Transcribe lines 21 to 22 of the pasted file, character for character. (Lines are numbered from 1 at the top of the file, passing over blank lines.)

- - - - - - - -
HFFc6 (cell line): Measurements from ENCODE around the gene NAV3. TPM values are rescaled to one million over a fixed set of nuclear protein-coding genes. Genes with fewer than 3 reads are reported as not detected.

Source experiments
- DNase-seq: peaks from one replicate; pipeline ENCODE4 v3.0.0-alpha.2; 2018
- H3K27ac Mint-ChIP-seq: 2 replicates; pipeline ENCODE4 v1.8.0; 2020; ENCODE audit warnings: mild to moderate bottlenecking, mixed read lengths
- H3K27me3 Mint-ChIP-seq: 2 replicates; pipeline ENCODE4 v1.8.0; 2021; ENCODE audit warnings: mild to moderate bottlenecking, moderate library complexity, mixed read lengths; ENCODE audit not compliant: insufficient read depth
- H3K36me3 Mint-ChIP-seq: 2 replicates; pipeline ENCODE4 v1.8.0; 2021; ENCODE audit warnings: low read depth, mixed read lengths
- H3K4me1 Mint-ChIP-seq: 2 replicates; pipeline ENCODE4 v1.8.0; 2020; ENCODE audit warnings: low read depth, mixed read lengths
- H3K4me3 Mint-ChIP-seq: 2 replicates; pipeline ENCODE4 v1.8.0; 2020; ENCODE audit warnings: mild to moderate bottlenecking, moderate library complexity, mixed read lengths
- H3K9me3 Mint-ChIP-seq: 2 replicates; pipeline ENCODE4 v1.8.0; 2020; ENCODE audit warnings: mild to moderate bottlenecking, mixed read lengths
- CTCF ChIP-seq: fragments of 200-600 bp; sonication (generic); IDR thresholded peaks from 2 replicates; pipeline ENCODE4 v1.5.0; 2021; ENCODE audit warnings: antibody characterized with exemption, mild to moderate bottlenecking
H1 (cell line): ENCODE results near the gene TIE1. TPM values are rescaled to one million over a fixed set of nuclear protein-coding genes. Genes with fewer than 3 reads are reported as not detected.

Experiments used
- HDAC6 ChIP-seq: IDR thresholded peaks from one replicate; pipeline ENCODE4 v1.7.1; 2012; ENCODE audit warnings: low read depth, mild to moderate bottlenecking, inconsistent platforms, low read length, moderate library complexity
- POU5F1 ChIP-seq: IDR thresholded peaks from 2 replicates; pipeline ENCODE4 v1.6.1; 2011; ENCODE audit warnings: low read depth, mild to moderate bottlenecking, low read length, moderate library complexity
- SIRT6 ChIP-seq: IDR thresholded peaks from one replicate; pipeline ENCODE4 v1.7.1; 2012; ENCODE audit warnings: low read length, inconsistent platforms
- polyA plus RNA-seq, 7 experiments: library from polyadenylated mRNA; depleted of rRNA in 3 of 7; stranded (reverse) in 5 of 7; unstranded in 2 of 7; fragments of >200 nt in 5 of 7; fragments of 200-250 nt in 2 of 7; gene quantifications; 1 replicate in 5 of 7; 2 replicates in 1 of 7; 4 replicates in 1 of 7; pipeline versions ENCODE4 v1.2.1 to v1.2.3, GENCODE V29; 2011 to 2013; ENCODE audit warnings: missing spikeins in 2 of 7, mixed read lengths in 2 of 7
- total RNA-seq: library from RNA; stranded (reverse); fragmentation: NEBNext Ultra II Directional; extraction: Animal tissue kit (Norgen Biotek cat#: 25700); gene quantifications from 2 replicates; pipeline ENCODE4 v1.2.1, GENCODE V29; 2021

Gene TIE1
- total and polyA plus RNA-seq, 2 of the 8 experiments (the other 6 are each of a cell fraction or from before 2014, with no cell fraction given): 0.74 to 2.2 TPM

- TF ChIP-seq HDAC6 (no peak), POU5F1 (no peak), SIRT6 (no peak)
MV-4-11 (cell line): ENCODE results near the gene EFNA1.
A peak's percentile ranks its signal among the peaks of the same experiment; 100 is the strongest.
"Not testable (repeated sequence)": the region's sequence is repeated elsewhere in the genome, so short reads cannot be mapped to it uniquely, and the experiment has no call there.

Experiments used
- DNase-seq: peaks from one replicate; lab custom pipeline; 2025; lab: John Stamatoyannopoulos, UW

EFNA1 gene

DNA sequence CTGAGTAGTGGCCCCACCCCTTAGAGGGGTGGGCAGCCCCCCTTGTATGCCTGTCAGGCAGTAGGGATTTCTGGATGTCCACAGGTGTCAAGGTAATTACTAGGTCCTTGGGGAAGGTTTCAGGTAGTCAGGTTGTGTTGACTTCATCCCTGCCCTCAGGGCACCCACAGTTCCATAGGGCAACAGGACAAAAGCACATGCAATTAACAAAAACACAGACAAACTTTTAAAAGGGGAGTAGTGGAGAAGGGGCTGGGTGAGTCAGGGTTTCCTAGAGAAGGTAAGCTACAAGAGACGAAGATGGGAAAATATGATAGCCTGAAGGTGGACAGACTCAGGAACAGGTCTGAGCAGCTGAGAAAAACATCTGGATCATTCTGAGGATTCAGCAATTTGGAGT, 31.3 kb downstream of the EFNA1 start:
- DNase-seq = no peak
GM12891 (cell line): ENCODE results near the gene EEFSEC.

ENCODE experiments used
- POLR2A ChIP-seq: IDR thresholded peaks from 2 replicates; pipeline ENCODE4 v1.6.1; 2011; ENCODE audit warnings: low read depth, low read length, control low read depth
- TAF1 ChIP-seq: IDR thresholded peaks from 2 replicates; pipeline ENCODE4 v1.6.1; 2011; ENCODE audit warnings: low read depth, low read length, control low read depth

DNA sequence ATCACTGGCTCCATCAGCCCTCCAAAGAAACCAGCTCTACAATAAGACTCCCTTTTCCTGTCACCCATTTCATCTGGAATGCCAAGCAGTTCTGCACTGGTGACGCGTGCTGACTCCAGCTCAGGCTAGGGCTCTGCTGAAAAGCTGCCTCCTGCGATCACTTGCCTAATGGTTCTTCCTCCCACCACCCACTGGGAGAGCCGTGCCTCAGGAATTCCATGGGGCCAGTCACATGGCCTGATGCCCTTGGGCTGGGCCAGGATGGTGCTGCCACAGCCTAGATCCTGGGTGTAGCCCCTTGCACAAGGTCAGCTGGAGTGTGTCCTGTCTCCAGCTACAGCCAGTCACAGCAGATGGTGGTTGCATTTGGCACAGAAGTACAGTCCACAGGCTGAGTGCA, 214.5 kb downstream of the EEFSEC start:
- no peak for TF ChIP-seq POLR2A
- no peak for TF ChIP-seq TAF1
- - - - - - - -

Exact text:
MV-4-11 (cell line): ENCODE results near the gene EFNA1.
A peak's percentile ranks its signal among the peaks of the same experiment; 100 is the strongest.